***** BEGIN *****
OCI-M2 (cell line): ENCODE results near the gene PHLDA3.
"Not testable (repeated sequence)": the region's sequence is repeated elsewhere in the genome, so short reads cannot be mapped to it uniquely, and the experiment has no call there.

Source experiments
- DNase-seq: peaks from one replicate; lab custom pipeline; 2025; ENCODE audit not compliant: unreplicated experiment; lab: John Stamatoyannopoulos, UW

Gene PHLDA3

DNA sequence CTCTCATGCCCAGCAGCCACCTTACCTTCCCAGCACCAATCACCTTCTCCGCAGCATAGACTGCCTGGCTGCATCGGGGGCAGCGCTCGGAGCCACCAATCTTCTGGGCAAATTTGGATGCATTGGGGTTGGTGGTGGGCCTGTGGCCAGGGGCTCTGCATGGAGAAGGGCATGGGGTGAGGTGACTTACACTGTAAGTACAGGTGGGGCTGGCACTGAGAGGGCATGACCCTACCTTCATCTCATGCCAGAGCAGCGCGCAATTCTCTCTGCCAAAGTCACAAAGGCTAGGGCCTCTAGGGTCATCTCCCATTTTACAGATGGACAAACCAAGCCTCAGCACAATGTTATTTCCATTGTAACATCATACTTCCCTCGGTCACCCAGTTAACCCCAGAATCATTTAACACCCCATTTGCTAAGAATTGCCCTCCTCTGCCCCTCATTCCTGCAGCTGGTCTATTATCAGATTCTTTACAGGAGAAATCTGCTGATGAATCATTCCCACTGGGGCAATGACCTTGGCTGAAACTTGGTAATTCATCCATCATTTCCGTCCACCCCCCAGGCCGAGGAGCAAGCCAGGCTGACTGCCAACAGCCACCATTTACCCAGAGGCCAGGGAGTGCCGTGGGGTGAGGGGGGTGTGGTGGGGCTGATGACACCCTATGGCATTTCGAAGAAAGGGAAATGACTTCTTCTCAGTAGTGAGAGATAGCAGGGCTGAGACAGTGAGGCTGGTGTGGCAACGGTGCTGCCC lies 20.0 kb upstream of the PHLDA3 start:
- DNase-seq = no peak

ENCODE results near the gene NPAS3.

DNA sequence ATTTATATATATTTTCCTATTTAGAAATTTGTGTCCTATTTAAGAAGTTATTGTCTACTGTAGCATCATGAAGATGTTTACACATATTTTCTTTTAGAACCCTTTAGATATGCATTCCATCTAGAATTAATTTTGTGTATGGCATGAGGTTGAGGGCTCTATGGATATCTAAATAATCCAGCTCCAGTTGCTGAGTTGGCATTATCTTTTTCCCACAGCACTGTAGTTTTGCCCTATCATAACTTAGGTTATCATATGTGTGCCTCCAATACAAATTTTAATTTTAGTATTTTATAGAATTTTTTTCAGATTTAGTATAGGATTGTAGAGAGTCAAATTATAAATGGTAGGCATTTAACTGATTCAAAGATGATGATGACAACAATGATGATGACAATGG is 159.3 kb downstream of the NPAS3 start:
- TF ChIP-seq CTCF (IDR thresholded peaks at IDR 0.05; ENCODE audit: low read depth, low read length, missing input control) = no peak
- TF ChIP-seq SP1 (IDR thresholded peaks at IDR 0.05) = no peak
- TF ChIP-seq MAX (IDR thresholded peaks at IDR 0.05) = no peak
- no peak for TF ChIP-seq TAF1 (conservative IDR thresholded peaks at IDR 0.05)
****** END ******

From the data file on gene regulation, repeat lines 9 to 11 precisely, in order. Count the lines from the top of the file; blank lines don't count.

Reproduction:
DNA sequence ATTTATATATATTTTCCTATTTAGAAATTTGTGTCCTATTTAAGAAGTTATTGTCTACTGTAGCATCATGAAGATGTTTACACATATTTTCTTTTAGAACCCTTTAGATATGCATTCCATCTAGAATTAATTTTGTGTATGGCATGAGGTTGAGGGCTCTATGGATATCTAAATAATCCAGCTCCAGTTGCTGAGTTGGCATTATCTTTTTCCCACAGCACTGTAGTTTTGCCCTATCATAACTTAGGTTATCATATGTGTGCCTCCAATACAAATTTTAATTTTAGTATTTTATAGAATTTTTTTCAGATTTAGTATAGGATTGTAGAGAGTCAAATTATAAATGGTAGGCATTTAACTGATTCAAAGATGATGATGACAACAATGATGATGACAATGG is 159.3 kb downstream of the NPAS3 start:
- TF ChIP-seq CTCF (IDR thresholded peaks at IDR 0.05; ENCODE audit: low read depth, low read length, missing input control) = no peak
- TF ChIP-seq SP1 (IDR thresholded peaks at IDR 0.05) = no peak